Six Quick Reasons Why Focus Groups Matter to Market Research
First thing, what is market research? It’s how companies learn what’s really going on with their customers. Market research informs a company’s strategic alignment with customer needs using customer segmentation, customer experience, and conjoint analysis. Several tactics are available for market research, but one of the most effective is running focus groups.
What if your goal was to double or even triple your company’s sites in major cities across the U.S.? You might start by scanning, say, the fifty most populated metropolitan areas in the U.S. for key metrics like:
- Market saturation
- Price sensitivity
- Growth potential
But you’d have to dig deeper in order to really predict success, wouldn’t you? You’d need real-time insight into your customer demographics in each location. Enter: focus groups.
Focus Groups Facilitate Results
Recently, Cicero Group supported a private nursing college in navigating exactly this aggressive expansion plan. Initially, we gathered data as a benchmark in identifying cities for expansion. Then, for each candidate city, we performed a deep-dive market entry study by recruiting and moderating focus groups with the school’s target demographic. This provided critical insight regarding audience feedback, product direction, and real-time messaging. Mystery shopping and thorough secondary research supplemented focus group findings, and we delivered actionable strategies for each candidate city.
In addition, as part of the school’s growth plan, we studied its existing struggling sites searching for specific means of revitalization. To identify chief causes of each campus’s poor performance, we moderated several focus groups and conducted in-depth interviews for “market revisit” studies. With this actionable data in hand, the school implemented key changes and achieved favorable results.
Six Ways Focus Groups Inform Market Research
In sum, here are six quick reasons ways focus groups can to inform your company’s market research strategy:
1. Tap into Real People’s Real Focus
Businesses and marketing teams are constantly asking, “what does my audience think?” Often, teams will make a best guess based off analytic data or gut instinct, but focus groups remove that confusion and provide real answers from real people. The “real” factor often makes a key difference in determining the one insight that differentiates your business from the competition.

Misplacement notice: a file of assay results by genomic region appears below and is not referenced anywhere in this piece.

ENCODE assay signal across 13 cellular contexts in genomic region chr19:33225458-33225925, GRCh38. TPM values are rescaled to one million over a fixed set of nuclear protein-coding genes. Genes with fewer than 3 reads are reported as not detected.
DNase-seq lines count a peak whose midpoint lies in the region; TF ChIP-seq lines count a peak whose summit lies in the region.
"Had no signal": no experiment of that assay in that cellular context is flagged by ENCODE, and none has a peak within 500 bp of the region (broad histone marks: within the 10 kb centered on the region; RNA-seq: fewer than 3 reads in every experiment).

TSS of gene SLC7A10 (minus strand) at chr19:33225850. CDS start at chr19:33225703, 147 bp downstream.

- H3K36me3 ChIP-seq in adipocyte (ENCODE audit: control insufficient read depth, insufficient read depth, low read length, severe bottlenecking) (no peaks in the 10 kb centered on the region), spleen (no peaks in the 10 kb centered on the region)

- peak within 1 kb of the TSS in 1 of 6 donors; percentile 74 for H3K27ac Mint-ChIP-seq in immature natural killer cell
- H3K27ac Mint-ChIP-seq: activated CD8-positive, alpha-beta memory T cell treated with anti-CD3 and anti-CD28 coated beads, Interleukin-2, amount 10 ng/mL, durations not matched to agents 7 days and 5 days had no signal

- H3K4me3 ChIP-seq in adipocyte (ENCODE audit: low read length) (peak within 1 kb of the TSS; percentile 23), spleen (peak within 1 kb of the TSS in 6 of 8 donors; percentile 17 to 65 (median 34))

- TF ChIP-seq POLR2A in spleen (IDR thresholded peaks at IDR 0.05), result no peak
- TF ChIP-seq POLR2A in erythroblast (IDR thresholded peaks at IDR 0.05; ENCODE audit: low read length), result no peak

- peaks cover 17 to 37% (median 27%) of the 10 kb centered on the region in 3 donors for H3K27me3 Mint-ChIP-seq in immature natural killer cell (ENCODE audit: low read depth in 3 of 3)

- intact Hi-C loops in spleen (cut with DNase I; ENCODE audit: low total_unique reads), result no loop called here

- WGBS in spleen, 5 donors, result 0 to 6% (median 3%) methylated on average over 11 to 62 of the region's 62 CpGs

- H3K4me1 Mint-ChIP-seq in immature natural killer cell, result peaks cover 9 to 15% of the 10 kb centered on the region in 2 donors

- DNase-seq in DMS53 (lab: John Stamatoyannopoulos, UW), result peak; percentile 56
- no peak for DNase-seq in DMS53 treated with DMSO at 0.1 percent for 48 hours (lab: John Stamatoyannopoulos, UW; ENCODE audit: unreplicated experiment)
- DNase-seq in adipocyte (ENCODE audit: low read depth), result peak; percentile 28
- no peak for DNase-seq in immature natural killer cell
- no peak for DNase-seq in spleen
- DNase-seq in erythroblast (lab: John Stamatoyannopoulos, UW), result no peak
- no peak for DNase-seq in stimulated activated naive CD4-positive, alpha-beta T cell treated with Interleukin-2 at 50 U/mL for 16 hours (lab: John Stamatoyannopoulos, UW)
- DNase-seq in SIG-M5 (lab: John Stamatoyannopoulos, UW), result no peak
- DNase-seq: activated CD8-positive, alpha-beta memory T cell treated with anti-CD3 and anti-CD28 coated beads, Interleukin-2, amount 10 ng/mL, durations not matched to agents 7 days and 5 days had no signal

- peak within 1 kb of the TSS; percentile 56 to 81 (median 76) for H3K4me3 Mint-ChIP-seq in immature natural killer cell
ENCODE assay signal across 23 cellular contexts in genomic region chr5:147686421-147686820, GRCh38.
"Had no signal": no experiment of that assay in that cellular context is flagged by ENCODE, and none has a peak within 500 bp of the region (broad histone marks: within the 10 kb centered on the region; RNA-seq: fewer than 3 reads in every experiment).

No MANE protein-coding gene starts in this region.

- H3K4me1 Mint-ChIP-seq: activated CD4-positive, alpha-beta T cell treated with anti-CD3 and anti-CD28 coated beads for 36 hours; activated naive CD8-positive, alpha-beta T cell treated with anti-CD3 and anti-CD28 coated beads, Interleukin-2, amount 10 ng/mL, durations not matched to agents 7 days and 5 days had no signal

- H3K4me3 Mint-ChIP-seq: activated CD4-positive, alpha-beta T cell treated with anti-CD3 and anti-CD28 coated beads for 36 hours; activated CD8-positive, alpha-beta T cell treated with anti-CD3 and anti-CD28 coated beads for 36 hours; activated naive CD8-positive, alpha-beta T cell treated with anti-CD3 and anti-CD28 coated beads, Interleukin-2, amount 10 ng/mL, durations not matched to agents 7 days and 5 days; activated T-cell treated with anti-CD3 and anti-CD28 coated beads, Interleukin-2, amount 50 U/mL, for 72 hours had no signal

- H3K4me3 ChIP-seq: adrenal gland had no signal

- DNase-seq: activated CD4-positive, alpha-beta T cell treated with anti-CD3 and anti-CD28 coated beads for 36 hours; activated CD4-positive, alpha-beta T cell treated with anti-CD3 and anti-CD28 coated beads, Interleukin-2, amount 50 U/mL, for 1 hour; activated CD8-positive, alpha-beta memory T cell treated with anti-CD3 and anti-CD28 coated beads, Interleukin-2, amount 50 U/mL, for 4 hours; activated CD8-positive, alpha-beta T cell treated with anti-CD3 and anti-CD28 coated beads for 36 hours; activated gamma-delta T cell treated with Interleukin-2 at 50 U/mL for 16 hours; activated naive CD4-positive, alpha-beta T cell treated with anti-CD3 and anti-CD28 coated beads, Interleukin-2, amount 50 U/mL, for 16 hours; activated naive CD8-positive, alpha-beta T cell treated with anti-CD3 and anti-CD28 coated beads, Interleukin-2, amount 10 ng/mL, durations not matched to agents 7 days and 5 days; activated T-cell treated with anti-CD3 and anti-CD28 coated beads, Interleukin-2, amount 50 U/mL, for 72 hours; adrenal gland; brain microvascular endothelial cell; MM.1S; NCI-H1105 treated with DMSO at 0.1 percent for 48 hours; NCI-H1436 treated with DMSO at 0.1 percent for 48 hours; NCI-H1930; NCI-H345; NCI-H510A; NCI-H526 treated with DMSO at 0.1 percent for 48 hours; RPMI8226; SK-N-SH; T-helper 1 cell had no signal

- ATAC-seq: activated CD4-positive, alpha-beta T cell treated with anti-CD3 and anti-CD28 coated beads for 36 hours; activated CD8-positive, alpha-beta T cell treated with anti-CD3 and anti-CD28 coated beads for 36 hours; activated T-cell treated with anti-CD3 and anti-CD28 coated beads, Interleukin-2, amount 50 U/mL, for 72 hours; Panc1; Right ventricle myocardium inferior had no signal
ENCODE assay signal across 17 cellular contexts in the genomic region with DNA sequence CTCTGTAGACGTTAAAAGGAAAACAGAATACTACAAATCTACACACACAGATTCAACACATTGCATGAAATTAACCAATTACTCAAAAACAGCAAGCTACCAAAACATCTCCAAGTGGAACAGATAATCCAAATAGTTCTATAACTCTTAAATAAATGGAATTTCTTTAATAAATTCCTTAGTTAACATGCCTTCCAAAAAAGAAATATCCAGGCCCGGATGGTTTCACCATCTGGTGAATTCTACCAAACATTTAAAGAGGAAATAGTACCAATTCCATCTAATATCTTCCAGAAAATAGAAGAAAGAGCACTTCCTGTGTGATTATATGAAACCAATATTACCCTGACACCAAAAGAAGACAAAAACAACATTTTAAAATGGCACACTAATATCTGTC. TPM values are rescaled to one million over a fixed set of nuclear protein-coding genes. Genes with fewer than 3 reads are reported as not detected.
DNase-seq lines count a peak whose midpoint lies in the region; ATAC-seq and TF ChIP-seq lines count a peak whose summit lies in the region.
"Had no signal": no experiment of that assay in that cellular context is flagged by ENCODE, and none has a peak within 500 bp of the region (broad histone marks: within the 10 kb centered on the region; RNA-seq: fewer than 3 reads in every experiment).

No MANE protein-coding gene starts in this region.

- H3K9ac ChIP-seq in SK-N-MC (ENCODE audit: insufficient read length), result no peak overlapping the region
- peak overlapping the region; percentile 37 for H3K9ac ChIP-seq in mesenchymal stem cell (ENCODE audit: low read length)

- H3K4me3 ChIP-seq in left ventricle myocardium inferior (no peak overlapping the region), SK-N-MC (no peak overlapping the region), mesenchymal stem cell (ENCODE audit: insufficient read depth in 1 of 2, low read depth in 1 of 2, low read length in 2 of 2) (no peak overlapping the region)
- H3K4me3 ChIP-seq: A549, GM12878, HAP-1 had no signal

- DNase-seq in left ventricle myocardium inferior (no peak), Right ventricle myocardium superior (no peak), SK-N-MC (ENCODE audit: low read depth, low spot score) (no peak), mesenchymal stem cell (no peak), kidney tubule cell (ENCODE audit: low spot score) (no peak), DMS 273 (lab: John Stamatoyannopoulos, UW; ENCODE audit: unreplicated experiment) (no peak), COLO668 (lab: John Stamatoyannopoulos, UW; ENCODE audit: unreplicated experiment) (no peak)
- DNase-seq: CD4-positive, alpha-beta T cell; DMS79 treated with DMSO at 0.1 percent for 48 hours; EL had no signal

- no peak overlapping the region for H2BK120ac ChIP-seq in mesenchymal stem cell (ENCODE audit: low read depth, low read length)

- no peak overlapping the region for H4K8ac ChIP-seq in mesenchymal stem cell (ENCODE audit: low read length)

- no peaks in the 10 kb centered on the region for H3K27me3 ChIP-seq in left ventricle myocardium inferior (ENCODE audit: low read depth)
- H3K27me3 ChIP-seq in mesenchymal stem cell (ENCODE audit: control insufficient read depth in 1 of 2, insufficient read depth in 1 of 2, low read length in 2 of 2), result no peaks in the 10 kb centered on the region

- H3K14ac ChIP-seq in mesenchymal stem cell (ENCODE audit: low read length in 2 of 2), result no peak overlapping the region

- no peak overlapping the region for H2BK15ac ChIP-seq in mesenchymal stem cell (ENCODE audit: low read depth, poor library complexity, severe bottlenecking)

2. Support Market Research with Genuine Feedback
When a product development team approaches senior management with a new idea, how should they decide whether to accept or reject the proposal? Market research feedback about what a potential customer might think during the purchasing process helps alleviate the unknown and guide decision making. Before investing in a new idea, developers and leaders should gather market research focus group data to learn potential pitfalls and insights before they happen.
3. Get the Feel
Focus groups remove the guesswork regarding audience sentiment by returning targeted opinions in real-time. Feel is a critical component of market research, and focus groups hone a business’s instinct. Analytic data inherently misses the mark on sentiment; it provides an indication of how a user might consume information but doesn’t measure what that user is actually thinking. This is a big blind spot for a company that truly wants to understand its customer. Focus groups close out the blind spot with real insight.
4. Harness Strategic Group Direction
Group-think is a major component of the discovery process. How a customer reacts individually vs. collectively is an insight that is only gathered through focus groups. This distinction shows up all the time in market research: what a survey respondent indicates on a form without interference likely changes dramatically when that respondent answers in person among a group of peers. By taking advantage of group-think, companies gain a sharp advantage over competitors.
5. Focus the Message
Ad agencies utilize focus groups to define messaging about consumer products: “We make the best bread” is quite different from “Wonder Bread helps build bodies in 12 ways.” The discussion that evolves from a focus group varies based on input, and teams benefit from considering new ideas and new angles. Implementing those insights clarifies a company’s marketable difference and amplifies its niche. Without the insight from a focus group, company messaging is based on internal instinct, not on data-driven strategy.
6. Clarify Research Measurements
ROI and customer sentiment shouldn’t be mysterious. Your team is buying ads and using every available microphone to amplify your product message, so why should you guess if the message has penetrated the market? Support KPIs and get real measurements for your advertising investment by gathering a sample of your targeted audience in to a focus group and asking them. Market research firms can support and/or lead this effort for your company.
Judd has experience serving the needs of educational, public sector, and technology clients. He also manages quantitative and qualitative research for the Dan Jones & Associates division. Before joining Cicero, he worked as a manager at a global educational services provider. Judd graduated from the University of Utah with a degree in political science.